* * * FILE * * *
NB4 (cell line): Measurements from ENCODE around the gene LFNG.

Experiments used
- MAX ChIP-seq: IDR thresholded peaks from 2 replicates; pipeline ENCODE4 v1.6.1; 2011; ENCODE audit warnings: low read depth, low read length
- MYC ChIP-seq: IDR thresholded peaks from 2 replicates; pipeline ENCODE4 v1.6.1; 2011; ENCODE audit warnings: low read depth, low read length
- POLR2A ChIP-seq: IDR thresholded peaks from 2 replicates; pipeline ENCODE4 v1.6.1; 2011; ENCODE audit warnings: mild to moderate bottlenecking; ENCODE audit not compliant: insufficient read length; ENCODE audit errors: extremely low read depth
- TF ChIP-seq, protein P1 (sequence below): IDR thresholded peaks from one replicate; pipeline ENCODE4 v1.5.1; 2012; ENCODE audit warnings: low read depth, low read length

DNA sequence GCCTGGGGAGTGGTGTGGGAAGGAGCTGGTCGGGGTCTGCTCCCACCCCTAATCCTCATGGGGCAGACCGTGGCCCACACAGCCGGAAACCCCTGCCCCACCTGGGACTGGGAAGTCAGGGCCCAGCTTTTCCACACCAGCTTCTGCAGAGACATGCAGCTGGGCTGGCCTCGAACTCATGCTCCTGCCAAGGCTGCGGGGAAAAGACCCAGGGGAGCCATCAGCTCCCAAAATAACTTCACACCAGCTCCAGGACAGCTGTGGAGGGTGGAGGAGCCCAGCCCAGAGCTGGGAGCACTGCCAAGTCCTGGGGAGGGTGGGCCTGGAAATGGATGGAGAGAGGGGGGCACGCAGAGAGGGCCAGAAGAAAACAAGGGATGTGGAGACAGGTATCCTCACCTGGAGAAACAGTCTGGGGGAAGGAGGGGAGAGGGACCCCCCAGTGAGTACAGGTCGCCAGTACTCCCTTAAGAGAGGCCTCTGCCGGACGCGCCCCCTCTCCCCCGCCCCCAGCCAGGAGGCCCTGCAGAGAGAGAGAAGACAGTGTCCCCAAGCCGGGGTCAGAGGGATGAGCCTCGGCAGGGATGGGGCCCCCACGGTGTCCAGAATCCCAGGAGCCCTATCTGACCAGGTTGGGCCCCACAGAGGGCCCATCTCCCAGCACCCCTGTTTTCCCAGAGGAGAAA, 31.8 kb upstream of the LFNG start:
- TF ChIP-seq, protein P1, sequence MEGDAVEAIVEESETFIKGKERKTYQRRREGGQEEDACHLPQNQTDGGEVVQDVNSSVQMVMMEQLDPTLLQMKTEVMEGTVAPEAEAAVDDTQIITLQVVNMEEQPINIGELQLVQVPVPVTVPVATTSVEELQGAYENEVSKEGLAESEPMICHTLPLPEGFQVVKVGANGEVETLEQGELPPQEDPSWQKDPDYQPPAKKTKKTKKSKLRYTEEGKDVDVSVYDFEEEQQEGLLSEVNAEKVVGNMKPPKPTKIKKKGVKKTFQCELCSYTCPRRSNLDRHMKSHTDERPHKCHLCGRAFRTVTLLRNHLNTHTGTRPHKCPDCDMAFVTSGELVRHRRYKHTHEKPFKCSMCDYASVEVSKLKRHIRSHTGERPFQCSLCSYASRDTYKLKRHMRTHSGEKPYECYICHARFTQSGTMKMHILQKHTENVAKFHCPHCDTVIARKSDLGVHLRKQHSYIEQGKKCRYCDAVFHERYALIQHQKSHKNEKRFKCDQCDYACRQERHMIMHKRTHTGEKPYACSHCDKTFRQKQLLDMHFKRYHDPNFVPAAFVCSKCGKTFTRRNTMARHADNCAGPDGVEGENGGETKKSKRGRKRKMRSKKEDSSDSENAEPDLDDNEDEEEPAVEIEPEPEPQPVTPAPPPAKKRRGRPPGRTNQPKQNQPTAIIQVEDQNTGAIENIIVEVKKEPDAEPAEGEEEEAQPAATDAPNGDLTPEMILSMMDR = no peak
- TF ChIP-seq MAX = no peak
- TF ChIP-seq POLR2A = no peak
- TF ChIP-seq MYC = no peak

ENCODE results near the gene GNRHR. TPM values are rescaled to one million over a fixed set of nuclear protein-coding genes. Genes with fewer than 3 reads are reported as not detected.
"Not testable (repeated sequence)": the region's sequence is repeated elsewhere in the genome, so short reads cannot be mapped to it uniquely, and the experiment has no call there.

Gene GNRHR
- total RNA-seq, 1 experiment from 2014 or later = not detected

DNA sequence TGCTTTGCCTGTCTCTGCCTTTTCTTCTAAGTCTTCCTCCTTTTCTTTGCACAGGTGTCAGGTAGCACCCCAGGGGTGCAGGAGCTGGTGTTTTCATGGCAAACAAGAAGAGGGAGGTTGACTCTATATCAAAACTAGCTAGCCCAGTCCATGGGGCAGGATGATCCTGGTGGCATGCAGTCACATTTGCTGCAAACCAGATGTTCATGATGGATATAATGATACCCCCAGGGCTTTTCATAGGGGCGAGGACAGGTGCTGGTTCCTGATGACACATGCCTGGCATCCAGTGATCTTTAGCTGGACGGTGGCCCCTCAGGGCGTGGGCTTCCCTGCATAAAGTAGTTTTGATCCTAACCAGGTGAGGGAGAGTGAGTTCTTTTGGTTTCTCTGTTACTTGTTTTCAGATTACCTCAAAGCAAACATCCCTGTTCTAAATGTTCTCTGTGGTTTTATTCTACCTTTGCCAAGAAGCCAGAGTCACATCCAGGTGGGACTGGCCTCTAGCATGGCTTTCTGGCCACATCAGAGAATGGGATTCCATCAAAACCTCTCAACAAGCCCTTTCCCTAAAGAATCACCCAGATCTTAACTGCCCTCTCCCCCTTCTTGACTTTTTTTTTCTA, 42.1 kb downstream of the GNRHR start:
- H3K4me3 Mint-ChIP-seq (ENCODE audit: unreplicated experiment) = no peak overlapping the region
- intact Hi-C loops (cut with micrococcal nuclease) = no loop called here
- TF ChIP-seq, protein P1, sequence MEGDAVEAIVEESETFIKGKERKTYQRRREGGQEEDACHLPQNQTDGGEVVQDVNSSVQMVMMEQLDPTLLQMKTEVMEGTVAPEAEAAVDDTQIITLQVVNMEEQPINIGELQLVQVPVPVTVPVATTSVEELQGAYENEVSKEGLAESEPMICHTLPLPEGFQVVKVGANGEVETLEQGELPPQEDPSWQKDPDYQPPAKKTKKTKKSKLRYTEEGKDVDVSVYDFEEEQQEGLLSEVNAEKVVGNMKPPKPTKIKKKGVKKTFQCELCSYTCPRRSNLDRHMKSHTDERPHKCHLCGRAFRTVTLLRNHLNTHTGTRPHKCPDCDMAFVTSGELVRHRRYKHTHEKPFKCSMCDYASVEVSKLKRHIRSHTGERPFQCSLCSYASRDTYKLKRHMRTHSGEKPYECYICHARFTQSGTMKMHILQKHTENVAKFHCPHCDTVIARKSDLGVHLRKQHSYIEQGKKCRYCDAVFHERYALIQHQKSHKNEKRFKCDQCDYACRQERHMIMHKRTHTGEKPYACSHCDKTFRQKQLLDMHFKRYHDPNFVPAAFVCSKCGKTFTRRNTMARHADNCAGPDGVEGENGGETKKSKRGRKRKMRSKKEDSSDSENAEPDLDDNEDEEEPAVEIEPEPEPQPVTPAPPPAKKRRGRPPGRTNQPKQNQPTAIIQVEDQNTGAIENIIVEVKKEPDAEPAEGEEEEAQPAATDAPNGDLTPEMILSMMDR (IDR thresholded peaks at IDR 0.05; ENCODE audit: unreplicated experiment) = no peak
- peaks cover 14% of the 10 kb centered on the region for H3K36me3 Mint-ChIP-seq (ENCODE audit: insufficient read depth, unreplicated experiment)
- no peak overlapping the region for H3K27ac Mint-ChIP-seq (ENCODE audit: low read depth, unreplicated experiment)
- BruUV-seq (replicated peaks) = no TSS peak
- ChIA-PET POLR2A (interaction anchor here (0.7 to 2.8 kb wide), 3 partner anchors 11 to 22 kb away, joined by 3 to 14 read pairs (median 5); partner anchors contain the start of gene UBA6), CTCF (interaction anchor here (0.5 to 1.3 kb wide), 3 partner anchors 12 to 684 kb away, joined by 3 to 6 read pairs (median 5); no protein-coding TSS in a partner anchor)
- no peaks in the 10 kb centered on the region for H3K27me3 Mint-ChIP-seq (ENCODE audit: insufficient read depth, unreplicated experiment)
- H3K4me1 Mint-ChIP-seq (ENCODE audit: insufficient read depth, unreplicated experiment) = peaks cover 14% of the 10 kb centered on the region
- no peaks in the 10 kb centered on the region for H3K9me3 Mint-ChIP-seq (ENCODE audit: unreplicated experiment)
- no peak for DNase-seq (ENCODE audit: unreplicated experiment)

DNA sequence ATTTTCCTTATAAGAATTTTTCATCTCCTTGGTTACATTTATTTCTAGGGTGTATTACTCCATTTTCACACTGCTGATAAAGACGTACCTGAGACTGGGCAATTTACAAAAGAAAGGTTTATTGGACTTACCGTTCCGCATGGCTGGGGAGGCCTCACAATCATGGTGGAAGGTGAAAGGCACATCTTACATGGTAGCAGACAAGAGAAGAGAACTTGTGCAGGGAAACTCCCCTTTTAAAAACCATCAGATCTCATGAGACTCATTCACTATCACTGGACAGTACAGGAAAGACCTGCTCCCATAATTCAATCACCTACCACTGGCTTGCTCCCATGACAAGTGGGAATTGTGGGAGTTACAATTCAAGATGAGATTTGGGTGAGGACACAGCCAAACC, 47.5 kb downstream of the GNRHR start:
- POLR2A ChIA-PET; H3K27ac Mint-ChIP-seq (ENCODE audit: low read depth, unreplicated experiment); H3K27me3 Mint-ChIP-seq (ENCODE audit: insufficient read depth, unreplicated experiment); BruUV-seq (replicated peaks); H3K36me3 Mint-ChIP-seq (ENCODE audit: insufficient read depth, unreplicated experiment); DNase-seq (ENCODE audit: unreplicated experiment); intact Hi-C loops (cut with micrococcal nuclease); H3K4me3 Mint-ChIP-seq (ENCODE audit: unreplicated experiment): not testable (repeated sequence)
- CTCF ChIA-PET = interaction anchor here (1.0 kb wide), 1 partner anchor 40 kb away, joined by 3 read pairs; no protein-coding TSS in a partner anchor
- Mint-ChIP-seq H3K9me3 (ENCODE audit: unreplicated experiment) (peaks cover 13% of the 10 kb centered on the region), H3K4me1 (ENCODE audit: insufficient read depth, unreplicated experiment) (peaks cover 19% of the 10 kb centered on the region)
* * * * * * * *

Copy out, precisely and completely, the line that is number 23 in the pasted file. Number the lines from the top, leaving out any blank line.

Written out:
- ChIA-PET POLR2A (interaction anchor here (0.7 to 2.8 kb wide), 3 partner anchors 11 to 22 kb away, joined by 3 to 14 read pairs (median 5); partner anchors contain the start of gene UBA6), CTCF (interaction anchor here (0.5 to 1.3 kb wide), 3 partner anchors 12 to 684 kb away, joined by 3 to 6 read pairs (median 5); no protein-coding TSS in a partner anchor)